The collapse of Nicolae Ceausescu's regime and the end of communist rule over Romania in 1989 scuttled those plans. For the first time since their wedding, the international press came calling on King Michael and Queen Anne. As was the case with other deposed Eastern European monarchs, the idea of a royal restoration in Romania after 1989 seemed not entirely impossible. Unaccustomed to the spotlight, Anne nonetheless undertook the opportunity to offer her services to the Romanian people in any way she could. For a woman who held the title Her Majesty The Queen of Romania out of courtesy for forty-four years, it was not until 1992 that she actually set foot on Romanian soil. Her husband had been banned the previous year after his visit generated a turnout from the citizens of Bucharest that left the sitting government less than thrilled, but Queen Anne’s discreet forays into her “homeland”, along with frequent visits by her daughters, were billed as humanitarian efforts and only served to appeal the long-exiled royals to a population still shattered by brutal communist dictators. By 1997, the restrictions on King Michael’s entries into Romania had been lifted, and the royal couple visited with increasing regularity. Their repeat trips led to the Romanian government taking the unprecedented step of offering the vacant palaces for the family to occupy again; Michael and Anne chose to use Elisabeta Palace in Bucharest as their base when in the country. Since then, they have visited the country for holidays, state occasions, and family celebrations such as their sixtieth wedding anniversary in 2008. Queen Anne’s last publicized visit to Romania was for the king’s 90th birthday in 2011, but her increasingly frail health kept her back in Switzerland.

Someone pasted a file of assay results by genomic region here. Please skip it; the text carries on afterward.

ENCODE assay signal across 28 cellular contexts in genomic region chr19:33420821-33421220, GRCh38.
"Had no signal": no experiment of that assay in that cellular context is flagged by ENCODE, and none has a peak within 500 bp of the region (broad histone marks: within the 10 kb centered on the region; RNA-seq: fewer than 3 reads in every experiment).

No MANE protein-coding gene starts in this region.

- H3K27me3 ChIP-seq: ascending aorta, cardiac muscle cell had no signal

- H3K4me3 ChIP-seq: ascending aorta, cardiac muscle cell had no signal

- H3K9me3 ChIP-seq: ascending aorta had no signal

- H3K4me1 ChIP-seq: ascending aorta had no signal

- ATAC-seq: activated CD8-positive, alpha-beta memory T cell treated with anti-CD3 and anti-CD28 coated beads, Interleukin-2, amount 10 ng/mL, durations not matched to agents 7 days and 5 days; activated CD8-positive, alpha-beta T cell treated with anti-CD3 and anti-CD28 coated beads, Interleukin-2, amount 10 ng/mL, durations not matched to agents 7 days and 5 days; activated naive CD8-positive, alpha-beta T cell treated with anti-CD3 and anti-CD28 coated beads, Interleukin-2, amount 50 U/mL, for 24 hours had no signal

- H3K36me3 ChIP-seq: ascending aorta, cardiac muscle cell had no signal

The author Peter Kurth, in a 1990 profile on King Michael and Queen Anne, wrote about Anne’s appearance at a Geneva church service attended by numerous Romanian émigrés; when a Romanian teenager shot during the 1989 revolution was wheeled to the church, Queen Anne swept over to the young man and held his hand, despite the fact that she spoke not a lick of Romanian. The event is characteristic of her straightforwardness, some might say even feistiness; it is easy to understand why a character as serious and duty-bound as King Michael found his ideal match in this woman. She might not have commanded the unbending love of the Romanian people in the way her husband’s grandmother, the flamboyant and legendary Queen Marie, did back in the darkest days of World War I, but for a country struggling to reclaim its identity, Her Majesty Queen Anne was a quiet symbol of hope and dignity. What effect her death will have upon her husband remains to be seen, but it can be assumed that in his frail health, he may not last much longer with out the support, strength, and assurance he received for the sixty-eight years they lived together. May Her Majesty rest in peace, knowing that whatever the future holds for her husband and children, her devotion to them and to the Romanian people, from whom she was separated for so many decades, shall not be forgotten.